Many countries have no pandas. Some have just one or two, in the hopes that they might breed. South Korea now has five, thanks to the births on Tuesday of twin cubs at Everland theme park just outside Seoul.
But while panda lovers in South Korea celebrate the arrival of the baby bears, a countdown for their relocation to China has already begun. That’s because almost all pandas, even ones born abroad, are considered the property of China—as part of a loan program it has with selected zoos around the world.
Negotiations are already scheduled to begin next month for Fu Bao, the twins’ elder sister who was born at Everland in 2020. She is set to be sent back to China for breeding before she turns four, the age when pandas usually reach sexual maturity.
How China monopolized its national animal
If you’re looking at a giant panda in a zoo outside of China, it almost certainly belongs to China.
For decades, China has used its adorable mascots, which are native to a few mountain ranges in south central China, as part of its unique “panda diplomacy” strategy. In 1972, it notably gifted two pandas to the National Zoo in Washington, D.C., amid warming relations between the two countries.
“It is a low-hanging fruit that can be used to generate goodwill between China and the people of other countries,” Benjamin Ho, assistant professor at the China program in Singapore’s S. Rajaratnam School of International Studies, tells TIME. Pandas housed in foreign zoos have remained important symbols of cooperation between China and countries around the world. The worldwide panda breeding program is also marketed as a joint research opportunity to broaden panda conservation efforts.
Read More: Meet the Pandas: China’s New Diplomats
But in the 1980s, faced with dwindling panda numbers, China decided to stop gifting pandas and start loaning them instead.
As part of a captive breeding program to boost the numbers of the vulnerable species, China loans giant pandas to zoos around the world for 10 to 15 years, at a price of up to $1 million per year—funneled into China’s panda conservation efforts.
Zoos also spend an additional hundreds of thousands of dollars to care for pandas, and some even go into serious debt to house them—though pandas have also been credited for their economic benefits as popular zoo attractions.
If loaned pandas die during their care, it’s another expense to incur. When Lin Hui, a celebrity panda at a Thai zoo died in April, the zoo’s director said that Thailand would have to fork out 15 million baht ($430,000) in insurance payout to China.
As of March, there were an estimated 66 pandas across zoos in about 20 countries outside of mainland China. But when their leases are up, the pandas will have to be returned to China.
What about pandas born outside of China? With rare exception, they belong to China, too.
Tohui, a female panda born in Mexico’s Chapultepec Zoo, who died in 1993 at 12 years old, was the first panda to be born and survive infancy outside of China. Her daughter, 33-year-old Xin Xin, who was born before China stopped gifting pandas and started loaning them instead, is now one of the world’s last living pandas who doesn’t belong to China.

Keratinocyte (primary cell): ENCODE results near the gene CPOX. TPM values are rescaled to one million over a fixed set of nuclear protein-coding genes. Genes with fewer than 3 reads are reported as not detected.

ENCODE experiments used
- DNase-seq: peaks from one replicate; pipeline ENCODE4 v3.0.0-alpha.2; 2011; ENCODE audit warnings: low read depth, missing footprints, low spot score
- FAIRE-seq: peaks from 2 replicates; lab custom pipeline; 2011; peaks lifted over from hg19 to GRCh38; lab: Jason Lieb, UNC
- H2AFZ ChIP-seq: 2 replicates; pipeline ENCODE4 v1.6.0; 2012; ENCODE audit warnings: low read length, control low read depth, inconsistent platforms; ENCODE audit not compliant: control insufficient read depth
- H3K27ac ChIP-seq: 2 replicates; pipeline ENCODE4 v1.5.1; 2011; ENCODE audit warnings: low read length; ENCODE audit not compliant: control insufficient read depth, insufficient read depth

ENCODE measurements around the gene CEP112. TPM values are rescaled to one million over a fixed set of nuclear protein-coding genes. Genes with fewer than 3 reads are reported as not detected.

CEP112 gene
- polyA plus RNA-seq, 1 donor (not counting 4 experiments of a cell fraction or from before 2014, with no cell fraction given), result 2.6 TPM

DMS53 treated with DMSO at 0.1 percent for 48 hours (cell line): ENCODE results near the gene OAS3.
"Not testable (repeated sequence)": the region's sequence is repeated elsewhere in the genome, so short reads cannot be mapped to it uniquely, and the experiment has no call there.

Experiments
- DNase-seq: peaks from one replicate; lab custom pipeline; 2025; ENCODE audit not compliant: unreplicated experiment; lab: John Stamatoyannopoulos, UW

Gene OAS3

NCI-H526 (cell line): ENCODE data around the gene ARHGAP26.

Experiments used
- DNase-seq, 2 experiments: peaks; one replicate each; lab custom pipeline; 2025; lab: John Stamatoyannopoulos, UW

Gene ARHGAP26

Some unhappy returns
At times, panda hosts have decided to cut their leases short out of practical reasons. Meanwhile, China has also recalled its furry diplomats for political reasons.
In January, a Finnish zoo announced that it was considering returning two giant pandas it had loaned from China because the zoo could no longer afford their hefty upkeep. Similarly, Calgary Zoo in Canada announced in 2020 that, because of a shortage of bamboo during the pandemic, it would be returning a pair of giant pandas to China, four years before they were due to leave the zoo.
Imbued with political significance, the cuddly bears have also occasionally been used as pawns in geopolitical gamesmanship. In 2019, China recalled two pandas from the San Diego Zoo in California amid an escalating trade war between the two countries.
And in at least one instance, public pressure proved powerful enough for a panda loan to be discontinued. Just this year, Chinese social media users expressed serious concern and anger over a viral footage of a sickly looking panda in Memphis Zoo—Ya Ya, who had spent 20 years on loan in Tennessee. Despite clarifications from the zoo and assurances from experts flown in from China that Ya Ya was healthy, Chinese social media remained flooded with allegations of mistreatment and concerns over the state of Ya Ya, who was seen sporting thin, patchy fur in her enclosure.
“Is it time to end ‘panda diplomacy’?” asks an editorial published in Chinese state mouthpiece Global Times at the height of the controversy, before Ya Ya was ultimately returned to China in April at the end of her lease.
But panda diplomacy doesn’t look to be ending anytime soon. Back in South Korea, over the past three years, the panda Fu Bao’s close bond with her caretakers at Everland has melted hearts across the world. As her return date draws near, even some Chinese panda fans online are calling for her to remain in South Korea so she can spend more time with her beloved human friends and her new baby sisters—though it would only delay the inevitable.
“When Fu Bao returns, I hope that we give her as much, if not more love than South Korea,” reads a comment on Weibo. “Because she’s our national treasure, a treasure that brings luck. Please let Fu Bao continue to be happy.”
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